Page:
Interest Down Ahead of NCAA Tournament, But Bracket Playing About Steady

Poll shows viewers' plans for how they intend to watch this year's games on both TV and online also changed
NEW YORK, NY - MARCH 07: Luke Maye #32 of the North Carolina Tar Heels and Kenny Williams #24 of the North Carolina Tar Heels dribble with the ball in the second half during the second round of the ACC Men's Basketball Tournament at Barclays Center on March 7, 2018 in New York City. (Photo by Abbie Parr/Getty Images)
March 08, 2018 at 3:06 pm UTC

Key Takeaways

  • 36% of respondents said they intend to watch tournament hoops.

  • Similar polling conducted ahead of last year’s tournament found that 43 percent of respondents planned to watch.

The 68 March Madness teams are set to be announced Sunday, but fewer Americans plan on tuning in to games than before last year's NCAA Division I Men's Basketball Tournament, Morning Consult polling shows.

In a survey of 2,201 U.S. adults conducted March 1-5, 36 percent said they intend to watch tournament hoops. Fifty percent said they didn't plan to watch any games, with another 14 percent saying they don't know or have no opinion. Similar polling conducted ahead of last year’s tournament found that 43 percent of respondents planned on watching March Madness games.

The drop spanned across age ranges. Thirty-seven percent of 18- to 29-year-olds polled said they planned to watch tournament games this year, down from 47 percent last year. Forty percent of 30- to 44-year-olds expressed similar interest in following the NCAA tournament this year, a decline from the 50 percent of similar-aged respondents last year.

CBS Sports and Turner Sports’ 2017 tournament coverage averaged 9.8 million viewers through the Elite Eight finals, the NCAA reported last year. That made for the third most-viewed tournament in 24 years, with the University of North Carolina eventually claiming the championship.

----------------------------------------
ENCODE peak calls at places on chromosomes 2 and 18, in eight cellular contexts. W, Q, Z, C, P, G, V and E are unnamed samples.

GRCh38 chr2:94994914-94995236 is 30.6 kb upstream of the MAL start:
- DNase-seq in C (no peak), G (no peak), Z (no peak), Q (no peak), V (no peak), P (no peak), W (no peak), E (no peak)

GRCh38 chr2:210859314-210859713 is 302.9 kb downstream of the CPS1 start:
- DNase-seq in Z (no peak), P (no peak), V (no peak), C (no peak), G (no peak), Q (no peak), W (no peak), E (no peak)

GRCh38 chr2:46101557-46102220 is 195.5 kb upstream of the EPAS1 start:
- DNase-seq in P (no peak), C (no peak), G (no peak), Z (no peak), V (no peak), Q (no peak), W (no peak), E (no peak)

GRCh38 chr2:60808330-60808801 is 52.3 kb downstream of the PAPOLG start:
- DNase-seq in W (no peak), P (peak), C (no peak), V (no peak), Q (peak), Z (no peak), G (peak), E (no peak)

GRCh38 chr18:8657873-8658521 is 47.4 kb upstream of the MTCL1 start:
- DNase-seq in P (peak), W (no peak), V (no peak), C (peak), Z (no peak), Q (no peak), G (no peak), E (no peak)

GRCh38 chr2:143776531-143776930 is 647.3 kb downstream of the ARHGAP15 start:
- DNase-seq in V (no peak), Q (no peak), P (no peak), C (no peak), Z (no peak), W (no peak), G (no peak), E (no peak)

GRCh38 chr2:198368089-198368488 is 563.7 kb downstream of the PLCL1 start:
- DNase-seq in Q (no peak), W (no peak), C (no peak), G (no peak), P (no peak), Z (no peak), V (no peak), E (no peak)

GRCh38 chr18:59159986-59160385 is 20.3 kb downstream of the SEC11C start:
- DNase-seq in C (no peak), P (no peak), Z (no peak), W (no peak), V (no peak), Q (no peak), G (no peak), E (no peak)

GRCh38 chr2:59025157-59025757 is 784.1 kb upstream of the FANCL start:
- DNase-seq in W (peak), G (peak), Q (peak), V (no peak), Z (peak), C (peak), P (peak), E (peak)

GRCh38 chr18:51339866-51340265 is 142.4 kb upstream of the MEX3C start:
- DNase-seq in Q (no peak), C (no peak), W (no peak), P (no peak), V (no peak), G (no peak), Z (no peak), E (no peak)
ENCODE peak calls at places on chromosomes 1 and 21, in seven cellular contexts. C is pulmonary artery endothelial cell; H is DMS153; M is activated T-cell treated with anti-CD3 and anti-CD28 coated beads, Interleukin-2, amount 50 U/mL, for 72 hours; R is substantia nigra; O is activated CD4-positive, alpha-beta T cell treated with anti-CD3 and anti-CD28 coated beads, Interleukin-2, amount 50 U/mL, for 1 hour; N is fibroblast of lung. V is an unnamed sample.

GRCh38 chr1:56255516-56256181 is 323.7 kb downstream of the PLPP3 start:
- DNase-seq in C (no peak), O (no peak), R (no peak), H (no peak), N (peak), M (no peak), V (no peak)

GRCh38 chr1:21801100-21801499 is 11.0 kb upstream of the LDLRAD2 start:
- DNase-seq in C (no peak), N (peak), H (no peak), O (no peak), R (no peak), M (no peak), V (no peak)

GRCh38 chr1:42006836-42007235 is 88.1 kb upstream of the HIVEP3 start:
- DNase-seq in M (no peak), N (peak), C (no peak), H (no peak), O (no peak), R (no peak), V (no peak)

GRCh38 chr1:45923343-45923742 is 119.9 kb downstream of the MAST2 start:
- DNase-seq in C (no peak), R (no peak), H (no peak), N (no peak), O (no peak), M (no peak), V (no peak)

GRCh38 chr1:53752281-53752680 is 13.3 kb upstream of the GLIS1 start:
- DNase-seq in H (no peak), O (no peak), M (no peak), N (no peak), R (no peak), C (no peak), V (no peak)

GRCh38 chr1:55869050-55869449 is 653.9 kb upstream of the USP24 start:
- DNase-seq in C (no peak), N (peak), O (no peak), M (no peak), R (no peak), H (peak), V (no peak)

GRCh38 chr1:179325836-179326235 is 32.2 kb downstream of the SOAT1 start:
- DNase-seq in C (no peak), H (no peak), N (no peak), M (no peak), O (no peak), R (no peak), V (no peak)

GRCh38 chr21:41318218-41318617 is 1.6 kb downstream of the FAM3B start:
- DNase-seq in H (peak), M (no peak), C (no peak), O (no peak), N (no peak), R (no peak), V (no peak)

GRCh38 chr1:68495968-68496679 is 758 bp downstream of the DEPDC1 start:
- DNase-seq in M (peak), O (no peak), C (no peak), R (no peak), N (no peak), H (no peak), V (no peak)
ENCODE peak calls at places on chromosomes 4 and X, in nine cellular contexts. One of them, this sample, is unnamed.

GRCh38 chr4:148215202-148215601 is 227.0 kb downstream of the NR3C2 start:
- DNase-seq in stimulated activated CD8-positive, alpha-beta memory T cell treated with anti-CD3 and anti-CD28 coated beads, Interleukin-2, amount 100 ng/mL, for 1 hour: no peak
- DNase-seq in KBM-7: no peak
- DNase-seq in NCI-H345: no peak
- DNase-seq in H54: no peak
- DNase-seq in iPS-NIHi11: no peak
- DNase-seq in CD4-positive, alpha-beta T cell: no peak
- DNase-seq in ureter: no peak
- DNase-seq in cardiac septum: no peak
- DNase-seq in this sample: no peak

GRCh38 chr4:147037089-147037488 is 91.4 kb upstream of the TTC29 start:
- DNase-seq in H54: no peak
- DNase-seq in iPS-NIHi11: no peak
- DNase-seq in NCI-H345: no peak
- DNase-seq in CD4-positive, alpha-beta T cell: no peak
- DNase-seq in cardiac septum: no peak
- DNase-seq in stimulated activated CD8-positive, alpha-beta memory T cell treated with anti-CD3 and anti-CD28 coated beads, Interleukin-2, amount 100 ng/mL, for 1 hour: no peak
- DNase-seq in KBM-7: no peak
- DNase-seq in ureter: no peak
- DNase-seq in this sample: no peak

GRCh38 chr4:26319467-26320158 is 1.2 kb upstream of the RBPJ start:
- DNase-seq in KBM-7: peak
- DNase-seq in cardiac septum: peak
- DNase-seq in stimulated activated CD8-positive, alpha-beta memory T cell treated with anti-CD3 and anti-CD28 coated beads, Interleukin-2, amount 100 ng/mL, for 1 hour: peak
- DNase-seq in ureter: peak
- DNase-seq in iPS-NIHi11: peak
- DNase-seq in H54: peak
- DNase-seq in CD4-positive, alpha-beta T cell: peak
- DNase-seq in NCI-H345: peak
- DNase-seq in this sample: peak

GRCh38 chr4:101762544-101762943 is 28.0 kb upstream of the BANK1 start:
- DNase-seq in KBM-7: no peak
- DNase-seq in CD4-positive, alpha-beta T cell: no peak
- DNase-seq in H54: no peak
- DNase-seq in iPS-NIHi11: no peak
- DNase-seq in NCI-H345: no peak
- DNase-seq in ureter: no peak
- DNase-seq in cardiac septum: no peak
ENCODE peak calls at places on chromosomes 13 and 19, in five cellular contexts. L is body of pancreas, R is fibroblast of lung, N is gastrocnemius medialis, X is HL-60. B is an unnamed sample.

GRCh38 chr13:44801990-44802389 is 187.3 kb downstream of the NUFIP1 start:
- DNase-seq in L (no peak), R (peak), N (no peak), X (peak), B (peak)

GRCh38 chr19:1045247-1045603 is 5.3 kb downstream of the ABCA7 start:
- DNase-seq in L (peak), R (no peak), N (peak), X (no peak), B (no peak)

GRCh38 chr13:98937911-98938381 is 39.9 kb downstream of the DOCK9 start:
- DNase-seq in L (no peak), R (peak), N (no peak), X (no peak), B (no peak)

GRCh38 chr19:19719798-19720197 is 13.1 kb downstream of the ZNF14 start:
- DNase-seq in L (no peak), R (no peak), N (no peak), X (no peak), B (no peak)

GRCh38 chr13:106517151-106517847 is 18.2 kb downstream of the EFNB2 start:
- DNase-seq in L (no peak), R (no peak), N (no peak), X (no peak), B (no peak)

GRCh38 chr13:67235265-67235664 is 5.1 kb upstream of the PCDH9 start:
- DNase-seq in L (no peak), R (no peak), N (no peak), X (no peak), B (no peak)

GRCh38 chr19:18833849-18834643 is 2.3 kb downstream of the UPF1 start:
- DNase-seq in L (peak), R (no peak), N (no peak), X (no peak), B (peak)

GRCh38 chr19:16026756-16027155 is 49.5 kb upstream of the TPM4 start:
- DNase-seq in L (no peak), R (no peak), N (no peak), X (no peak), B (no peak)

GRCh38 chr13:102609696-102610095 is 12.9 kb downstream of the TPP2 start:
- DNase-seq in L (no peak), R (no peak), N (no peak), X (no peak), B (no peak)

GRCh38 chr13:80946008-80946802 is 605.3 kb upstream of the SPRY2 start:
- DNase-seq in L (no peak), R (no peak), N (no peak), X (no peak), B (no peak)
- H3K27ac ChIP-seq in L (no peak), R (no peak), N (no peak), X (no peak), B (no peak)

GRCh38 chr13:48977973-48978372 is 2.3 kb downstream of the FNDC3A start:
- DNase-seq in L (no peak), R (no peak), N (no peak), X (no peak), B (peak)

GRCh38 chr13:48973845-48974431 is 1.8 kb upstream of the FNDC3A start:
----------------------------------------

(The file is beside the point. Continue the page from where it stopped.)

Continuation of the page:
Viewers' plans for how they intend to watch this year's games on both television and online also changed, according to the Morning Consult poll, which has a margin of error of plus or minus 2 percentage points.

Charles T. Clotfelter, a public policy, economics and law professor at Duke University and the author of “Big-Time Sports in American Universities,” cited several possible factors for the declines, including NCAA corruption probes and star players' beeline for the NBA draft after a single college season.

"It’s got to have an effect when you just don’t know the players on your favorite team because they’re new every year," Clotfelter said in a March 7 phone interview.

The NCAA did not respond to requests for comment.

In a subgroup of the poll -- 801 respondents -- 41 percent said they plan on watching tournament games through online streaming services from a specific TV channel. TBS, TNT, CBS and truTV are sharing streaming rights for the tournament. A year ago, 46 percent said they planned to view March Madness games that way.

Thirty-one percent of applicable respondents said they planned to watch games through the NCAA March Madness Live app. Ahead of the 2017 tournament, 38 percent said they planned to do so through the app. The NCAA previously reported that March Madness Live garnered 29 million live video starts over the first full Thursday of play during last year’s tournament, up 19 percent from 2016.

Some tournament-related viewing activities were little changed. Eighteen percent said they plan on filling out a March Madness tournament bracket this year, in which people pick winners for every head-to-head matchup throughout the tournament. A year ago, 20 percent said they planned to fill out brackets.

Laura Albert, assistant dean for graduate affairs at the University of Wisconsin-Madison’s College of Engineering and a bracketologist, said that part of the allure of March Madness brackets is that it’s free and easy for people to participate.

“You don’t have to be in the public ESPN or CBS leaderboard,” Albert said in a March 6 phone interview. “You can also just do it privately and compete among your friends. So that kind of still has that social element of, even if you’re not really that into basketball, you can fill out a bracket and be part of a social community.”

Edward Graham previously worked at Morning Consult as a reporter covering tech.

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